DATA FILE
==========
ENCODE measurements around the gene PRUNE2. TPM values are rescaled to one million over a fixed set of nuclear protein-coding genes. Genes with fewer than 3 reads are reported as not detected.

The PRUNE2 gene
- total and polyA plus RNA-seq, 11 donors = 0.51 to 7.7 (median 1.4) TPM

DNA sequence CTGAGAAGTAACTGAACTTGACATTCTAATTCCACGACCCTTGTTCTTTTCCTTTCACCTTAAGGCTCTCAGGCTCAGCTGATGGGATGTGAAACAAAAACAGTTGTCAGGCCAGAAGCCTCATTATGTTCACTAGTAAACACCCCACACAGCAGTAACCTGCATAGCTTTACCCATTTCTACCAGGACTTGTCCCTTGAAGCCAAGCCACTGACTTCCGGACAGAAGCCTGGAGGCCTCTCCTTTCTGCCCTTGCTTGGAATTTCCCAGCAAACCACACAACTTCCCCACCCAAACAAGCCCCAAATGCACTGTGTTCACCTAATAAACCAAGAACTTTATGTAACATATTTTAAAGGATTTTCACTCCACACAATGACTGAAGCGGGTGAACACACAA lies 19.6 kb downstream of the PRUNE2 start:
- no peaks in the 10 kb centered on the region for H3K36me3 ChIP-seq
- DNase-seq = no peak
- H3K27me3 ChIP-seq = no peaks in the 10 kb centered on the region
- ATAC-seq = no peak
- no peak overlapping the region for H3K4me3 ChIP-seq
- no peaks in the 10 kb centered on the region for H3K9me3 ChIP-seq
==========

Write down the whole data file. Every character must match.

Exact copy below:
ENCODE measurements around the gene PRUNE2. TPM values are rescaled to one million over a fixed set of nuclear protein-coding genes. Genes with fewer than 3 reads are reported as not detected.

The PRUNE2 gene
- total and polyA plus RNA-seq, 11 donors = 0.51 to 7.7 (median 1.4) TPM

DNA sequence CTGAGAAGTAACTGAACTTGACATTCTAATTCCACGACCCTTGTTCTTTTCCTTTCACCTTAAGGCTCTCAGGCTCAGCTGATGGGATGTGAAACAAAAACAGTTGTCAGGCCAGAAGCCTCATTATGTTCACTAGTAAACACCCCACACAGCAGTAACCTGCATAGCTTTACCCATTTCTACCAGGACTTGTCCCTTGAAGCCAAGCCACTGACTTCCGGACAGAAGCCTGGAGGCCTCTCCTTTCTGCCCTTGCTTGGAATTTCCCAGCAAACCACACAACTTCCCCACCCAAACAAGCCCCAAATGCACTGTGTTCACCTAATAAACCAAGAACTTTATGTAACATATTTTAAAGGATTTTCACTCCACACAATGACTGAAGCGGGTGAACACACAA lies 19.6 kb downstream of the PRUNE2 start:
- no peaks in the 10 kb centered on the region for H3K36me3 ChIP-seq
- DNase-seq = no peak
- H3K27me3 ChIP-seq = no peaks in the 10 kb centered on the region
- ATAC-seq = no peak
- no peak overlapping the region for H3K4me3 ChIP-seq
- no peaks in the 10 kb centered on the region for H3K9me3 ChIP-seq